Dennis Zentner: [00:17:02] Not gonna be happy.
Jens Cuthbert: [00:17:03] Right. Or you pull them off a tractor when he’s seeding in the field, he ain’t going to be too happy right. So, I mean, pick your spots, show up with a bottle. I dunno, that usually helps.
Travis Bader: [00:17:12] You know what, I found that one works.
Jens Cuthbert: [00:17:14] Yeah, that works well. And I mean, I’ve, I’ve given away bottles even with no permission and come back the next year and they give you permission because they remember who you are right. Half the guys don’t do that.
Travis Bader: [00:17:23] The other thing I find, if you get permission or if you don’t, it’s good to go back and upkeep that relationship. But if you get permission, there’s nothing stopping you from bringing another bottle again afterwards or at the end of the year and saying, Hey, thanks very much, for ensuring that you clean everything up that you bring onto that field.
[00:17:43] To reporting any anomalies you might see out there to the, to the landowner. I mean, there’s a responsibility, I think, on the hunter that’s going to be out there too, if they get that permission, to maintain that relationship.
Dennis Zentner: [00:17:58] Well that’s a bond that you start with the, with the landowner, when you get permission there, like you say Travis, you know, if you find something on the property that’s not right. You know there’s a tree across a fence, or a fence is down or, you no ditches sloughed in, or beavers made a dam or whatever. If you go on and mention that to the farmer and then they’d be like, okay, this guy kind of understands.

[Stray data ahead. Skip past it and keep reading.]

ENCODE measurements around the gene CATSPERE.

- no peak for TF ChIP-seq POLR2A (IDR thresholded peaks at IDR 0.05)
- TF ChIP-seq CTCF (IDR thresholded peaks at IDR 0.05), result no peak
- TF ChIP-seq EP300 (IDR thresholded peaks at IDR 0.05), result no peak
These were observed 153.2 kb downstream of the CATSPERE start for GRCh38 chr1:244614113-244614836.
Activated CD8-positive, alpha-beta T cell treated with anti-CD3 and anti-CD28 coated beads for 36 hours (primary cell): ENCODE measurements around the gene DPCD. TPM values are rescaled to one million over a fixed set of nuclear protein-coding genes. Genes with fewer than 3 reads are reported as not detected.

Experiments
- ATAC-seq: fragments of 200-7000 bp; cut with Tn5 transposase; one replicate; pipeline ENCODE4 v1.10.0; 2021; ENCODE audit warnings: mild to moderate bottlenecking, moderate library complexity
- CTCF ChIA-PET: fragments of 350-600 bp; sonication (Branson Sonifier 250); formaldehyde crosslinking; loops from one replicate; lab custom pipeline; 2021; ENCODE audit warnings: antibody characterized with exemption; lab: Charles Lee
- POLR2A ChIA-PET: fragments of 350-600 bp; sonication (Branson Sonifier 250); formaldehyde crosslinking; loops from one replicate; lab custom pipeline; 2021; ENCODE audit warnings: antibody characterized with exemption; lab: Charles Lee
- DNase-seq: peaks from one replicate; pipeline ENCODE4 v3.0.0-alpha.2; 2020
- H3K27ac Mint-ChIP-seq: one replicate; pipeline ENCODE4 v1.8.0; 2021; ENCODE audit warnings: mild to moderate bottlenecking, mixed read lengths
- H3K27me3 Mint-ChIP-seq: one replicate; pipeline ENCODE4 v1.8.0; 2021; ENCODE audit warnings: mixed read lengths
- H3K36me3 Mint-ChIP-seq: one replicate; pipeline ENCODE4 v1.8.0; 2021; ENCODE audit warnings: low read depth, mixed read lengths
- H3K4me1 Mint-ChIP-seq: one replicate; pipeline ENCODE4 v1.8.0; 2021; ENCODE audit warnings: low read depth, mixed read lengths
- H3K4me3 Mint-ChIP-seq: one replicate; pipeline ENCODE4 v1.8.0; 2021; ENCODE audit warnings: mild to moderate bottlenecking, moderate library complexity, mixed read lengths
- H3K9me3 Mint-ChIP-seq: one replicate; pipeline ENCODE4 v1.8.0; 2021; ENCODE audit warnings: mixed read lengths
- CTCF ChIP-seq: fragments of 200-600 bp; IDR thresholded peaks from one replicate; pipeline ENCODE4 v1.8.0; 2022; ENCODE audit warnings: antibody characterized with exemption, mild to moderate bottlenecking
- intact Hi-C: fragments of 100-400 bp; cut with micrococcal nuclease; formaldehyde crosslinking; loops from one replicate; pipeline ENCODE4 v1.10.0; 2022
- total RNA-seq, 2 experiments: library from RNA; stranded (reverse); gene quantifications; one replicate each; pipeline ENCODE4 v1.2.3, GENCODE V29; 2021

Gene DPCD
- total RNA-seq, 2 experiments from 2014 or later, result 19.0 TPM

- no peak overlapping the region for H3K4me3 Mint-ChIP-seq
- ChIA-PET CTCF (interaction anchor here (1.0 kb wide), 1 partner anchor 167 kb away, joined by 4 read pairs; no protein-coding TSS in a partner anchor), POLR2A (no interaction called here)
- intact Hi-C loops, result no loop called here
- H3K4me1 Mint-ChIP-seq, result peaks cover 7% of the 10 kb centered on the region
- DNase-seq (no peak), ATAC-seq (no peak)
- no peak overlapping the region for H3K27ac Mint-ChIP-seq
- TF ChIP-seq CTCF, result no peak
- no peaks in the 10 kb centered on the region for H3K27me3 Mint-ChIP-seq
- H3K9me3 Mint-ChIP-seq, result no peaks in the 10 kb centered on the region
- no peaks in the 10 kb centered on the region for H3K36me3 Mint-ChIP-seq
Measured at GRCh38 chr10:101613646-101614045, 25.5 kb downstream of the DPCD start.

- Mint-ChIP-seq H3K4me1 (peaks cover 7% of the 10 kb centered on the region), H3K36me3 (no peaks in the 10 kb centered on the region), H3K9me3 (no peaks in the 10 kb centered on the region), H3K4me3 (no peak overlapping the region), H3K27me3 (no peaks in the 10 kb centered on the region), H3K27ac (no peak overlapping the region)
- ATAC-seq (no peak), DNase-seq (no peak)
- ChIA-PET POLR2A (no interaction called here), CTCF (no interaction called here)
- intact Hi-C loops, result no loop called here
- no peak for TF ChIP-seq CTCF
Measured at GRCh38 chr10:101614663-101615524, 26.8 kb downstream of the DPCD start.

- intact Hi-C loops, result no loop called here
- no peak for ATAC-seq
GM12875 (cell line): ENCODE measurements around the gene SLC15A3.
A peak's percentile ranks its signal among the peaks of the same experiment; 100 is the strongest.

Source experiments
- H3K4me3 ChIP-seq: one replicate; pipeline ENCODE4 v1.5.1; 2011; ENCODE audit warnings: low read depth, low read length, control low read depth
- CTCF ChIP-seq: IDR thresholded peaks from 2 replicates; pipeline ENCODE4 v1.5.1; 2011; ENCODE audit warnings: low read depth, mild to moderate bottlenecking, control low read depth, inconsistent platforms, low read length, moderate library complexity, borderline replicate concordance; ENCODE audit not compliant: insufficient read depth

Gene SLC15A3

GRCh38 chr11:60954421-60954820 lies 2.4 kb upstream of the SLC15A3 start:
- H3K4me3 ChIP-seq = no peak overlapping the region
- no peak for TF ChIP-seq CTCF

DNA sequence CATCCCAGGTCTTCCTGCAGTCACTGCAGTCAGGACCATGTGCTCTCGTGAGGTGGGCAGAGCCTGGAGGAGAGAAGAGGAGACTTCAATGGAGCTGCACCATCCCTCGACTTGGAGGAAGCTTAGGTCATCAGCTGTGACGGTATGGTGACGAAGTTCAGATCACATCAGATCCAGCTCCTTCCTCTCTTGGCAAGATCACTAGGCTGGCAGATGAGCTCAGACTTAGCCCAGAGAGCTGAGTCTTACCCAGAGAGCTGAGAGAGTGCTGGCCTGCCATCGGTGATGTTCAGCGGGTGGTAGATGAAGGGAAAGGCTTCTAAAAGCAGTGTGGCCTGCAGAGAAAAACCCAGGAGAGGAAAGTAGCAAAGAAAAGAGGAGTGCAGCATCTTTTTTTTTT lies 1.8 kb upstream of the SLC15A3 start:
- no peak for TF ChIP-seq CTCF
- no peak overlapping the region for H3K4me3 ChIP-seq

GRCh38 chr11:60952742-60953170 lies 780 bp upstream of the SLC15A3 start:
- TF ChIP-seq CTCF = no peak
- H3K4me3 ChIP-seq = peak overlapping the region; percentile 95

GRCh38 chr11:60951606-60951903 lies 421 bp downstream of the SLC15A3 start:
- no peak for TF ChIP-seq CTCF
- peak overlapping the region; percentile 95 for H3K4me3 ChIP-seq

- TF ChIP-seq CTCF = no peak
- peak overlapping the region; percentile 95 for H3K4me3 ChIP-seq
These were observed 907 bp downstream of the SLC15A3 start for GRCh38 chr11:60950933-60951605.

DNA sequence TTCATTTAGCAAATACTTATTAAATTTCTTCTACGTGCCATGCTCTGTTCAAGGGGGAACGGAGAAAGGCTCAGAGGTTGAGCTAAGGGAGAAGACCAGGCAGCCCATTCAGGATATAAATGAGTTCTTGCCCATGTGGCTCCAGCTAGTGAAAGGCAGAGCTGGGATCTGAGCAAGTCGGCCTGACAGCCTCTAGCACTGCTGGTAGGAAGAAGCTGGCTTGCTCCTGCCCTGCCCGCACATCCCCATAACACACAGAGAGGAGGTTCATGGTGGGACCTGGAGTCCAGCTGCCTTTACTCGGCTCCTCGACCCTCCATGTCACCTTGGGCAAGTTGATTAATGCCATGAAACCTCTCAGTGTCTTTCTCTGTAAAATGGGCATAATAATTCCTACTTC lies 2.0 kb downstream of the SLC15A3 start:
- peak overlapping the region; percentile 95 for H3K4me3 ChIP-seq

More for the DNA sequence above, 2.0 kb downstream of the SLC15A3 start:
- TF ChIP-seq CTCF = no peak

Travis Bader: [00:18:18] Right.
Dennis Zentner: [00:18:18] So you, you, you build a relationship with that farmer and then over the years it becomes more than that. Now, now all of a sudden you’re, there, there’s friendships involved and all sorts of things. And we’ve done it in the past where you, you bring them a piece of smoked salmon and a bottle, like you were saying, or even even offer him some of your, your harvest right. Like a well, old Dunkin Montgomery there, I mean, he always kind of enjoyed it if we’re like, Hey, would you like a snow goose? Or, you know a brant or whatever.
Jens Cuthbert: [00:18:47] Pheasant, whatever.
Dennis Zentner: [00:18:48] Yeah. You know, so you always, and quite often he would take you up on that offer and I’d go, how many do you want? Well, a two would be fine. So, you know, we’d either dress him up real quick for him, or he’d dress them himself and it’s okay, just leave him in the feathers, I’ll deal with it.
[00:19:00] But quite often we’d run back to the tailgate and dress the bird for him and hand him and his wife, you know, two big fat mallards or a couple snow geese or something. And you know, he was quite happy with that. And in that example, he’s one of the harder farmers to get permission from.
Jens Cuthbert: [00:19:15] Nobody. Yeah.
Dennis Zentner: [00:19:16] Yeah. Very few guys.
Travis Bader: [00:19:17] Wow.
Dennis Zentner: [00:19:17] I mean, and in my industry now I’ve, I’m in construction and when, when a Dunkin Montgomery was alive, I ditched all his ditches.